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Spotlight on ignored minority

Spotlight on ignored minority

121218 17a
Young children from Kampong Cham stand in a bed of corn. Photograph supplied

CAMBODIANS' knowledge of the Cham ethnic minority population, more than 40 per cent of who died during the Pol Pot regime, is minimal at best, says Maitre Olivier Bahougne, co-lawyer for the civil parties team at the the Extraordinary Chambers in the Courts of Cambodia (ECCC).

Tonight the launch of a photographic exhibition of Cham – who with the Vietnamese, are the only people to be defined as vicitims of genocide of the Khmer Rouge by the ECCC – will bring to light not just traditions and a way of life, but also the face of contemporary Cham, living integrated lives in the city.

Captured during the Maât legal team’s tour of Kampong Chnang and Kampong Cham, the show is evidence of the richly distinct culture the legal team encountered since taking on the civil parties case.

But the effect of the exhibition on Cham people themselves is what counts most.

“We consider this also important for the victims of genocide. To see their culture – to see that (their culture) is a good thing and useful and for them to be proud of who they are,” he says.

Using the services of Cham translator and cultural interlocutor "Abu" Leb-Ke, the team stayed with families and took part in weddings, harvest festivals and healing ceremonies. As well as a distinct spoken and written language, the photographers documented the different architectural designs and aesthetics of the Cham communities.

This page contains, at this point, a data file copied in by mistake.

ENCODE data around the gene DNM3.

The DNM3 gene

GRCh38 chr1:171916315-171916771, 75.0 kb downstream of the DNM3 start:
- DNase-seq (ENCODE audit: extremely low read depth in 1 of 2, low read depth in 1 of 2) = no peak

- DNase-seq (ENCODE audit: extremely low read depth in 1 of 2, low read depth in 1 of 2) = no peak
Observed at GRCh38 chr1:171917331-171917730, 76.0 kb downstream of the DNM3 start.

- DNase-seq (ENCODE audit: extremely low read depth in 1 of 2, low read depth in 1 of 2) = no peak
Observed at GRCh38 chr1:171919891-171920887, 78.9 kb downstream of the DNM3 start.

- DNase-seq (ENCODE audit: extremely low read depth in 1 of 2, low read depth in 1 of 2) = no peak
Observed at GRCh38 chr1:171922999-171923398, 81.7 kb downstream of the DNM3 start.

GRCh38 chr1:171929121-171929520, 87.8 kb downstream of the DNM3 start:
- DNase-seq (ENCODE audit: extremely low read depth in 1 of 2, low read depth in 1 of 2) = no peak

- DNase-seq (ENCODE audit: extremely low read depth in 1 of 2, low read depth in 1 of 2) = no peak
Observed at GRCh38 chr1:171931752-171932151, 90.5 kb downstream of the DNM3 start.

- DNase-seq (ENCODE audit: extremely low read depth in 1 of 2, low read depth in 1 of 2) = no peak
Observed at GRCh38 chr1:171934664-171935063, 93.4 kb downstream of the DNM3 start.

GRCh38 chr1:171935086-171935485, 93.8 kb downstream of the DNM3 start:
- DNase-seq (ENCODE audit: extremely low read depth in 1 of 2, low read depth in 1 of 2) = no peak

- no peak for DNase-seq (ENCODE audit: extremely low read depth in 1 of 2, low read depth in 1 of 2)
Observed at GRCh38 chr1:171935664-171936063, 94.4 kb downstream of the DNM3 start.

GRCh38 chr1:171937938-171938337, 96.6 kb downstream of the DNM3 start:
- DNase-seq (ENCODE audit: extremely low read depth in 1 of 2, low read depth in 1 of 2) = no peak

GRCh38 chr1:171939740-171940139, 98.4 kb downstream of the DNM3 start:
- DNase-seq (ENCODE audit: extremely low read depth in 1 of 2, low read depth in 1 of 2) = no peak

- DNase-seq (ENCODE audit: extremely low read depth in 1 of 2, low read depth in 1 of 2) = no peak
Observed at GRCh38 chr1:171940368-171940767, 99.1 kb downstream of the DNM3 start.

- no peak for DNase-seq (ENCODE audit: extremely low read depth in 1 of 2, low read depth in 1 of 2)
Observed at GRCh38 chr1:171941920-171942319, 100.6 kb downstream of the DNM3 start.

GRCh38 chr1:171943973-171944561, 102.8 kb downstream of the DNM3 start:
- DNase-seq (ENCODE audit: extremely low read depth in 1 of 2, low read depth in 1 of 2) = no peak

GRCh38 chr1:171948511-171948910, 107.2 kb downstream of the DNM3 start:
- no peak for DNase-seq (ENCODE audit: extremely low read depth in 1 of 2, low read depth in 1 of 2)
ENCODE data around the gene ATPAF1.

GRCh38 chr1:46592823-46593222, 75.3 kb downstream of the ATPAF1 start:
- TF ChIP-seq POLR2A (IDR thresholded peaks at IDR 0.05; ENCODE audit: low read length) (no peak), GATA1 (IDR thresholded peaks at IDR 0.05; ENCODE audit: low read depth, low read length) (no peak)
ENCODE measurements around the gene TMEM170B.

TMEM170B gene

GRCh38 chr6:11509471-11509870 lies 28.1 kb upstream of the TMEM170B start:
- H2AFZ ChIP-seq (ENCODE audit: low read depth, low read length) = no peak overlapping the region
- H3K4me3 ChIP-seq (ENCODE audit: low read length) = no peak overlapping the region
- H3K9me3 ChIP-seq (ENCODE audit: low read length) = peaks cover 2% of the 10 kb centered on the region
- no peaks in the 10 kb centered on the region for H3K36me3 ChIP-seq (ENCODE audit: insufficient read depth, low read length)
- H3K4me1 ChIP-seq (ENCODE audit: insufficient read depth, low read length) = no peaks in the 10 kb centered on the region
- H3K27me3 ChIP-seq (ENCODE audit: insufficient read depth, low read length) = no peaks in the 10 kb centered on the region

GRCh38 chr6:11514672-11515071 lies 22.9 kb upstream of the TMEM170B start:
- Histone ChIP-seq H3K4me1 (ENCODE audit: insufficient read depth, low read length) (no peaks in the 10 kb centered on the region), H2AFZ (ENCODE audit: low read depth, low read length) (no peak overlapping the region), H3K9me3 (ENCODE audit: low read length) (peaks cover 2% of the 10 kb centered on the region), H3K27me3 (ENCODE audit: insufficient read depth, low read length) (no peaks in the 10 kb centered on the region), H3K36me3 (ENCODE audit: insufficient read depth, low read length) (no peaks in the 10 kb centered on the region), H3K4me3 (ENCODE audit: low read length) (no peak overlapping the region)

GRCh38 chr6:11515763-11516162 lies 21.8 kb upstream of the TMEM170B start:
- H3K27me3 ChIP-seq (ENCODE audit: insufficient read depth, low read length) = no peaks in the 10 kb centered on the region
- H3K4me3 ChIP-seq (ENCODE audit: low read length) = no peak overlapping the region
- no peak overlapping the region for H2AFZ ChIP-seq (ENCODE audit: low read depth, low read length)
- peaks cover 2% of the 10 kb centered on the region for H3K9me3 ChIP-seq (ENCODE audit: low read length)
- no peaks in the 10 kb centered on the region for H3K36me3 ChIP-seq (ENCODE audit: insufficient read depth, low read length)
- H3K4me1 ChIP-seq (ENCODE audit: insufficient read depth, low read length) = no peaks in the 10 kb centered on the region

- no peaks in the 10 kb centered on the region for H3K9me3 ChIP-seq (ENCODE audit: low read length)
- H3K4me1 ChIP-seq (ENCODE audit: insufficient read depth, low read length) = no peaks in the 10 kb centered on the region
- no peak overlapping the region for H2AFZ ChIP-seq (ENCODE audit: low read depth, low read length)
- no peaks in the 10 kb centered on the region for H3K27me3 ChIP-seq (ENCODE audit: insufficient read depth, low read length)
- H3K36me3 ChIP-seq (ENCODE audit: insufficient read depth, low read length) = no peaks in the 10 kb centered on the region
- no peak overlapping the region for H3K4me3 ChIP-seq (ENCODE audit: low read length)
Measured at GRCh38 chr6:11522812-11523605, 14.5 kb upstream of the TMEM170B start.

“When you speak about Cham, you cannot say ‘Khmer Muslim’,” Bahougne says, stressing that the religious distinctions are different from the cultural.

“One day we were with my co-lawyer (Lor Chanthy) in front of a mosque and he was shown a book written in Cham and even he didn’t know what language it was . . . I think in Cambodia there are a lot of people who know nothing about the Cham. They consider Cham and Arabic the same.”

Bahougne admits when first preparing for Case 002, he too knew little about the culture of their Cham clients. Around 250 of the 560 civil parties are ethnic Cham; proving that they were victims in their own right of Khmer Rouge genocide in the court’s Closing Orders was a significant step – one he fears will not be given justice if the court’s funding problems aren’t fixed.

“These people are not very well informed (about the court). They trust in us. My job is to (represent them) but there is also a danger not just for all the victims but for national reconciliation – to judge correctly all the crimes.”

After its run at Meta House gallery, the French-speaking Maât  team want the exhibition to  travel around the Kingdom and onto galleries overseas. “For the victims and to teach people,” Bahougne says.

The Cambodian Cham launches tonight at Meta House at 7pm and features Cham poetry. It runs until January 3.

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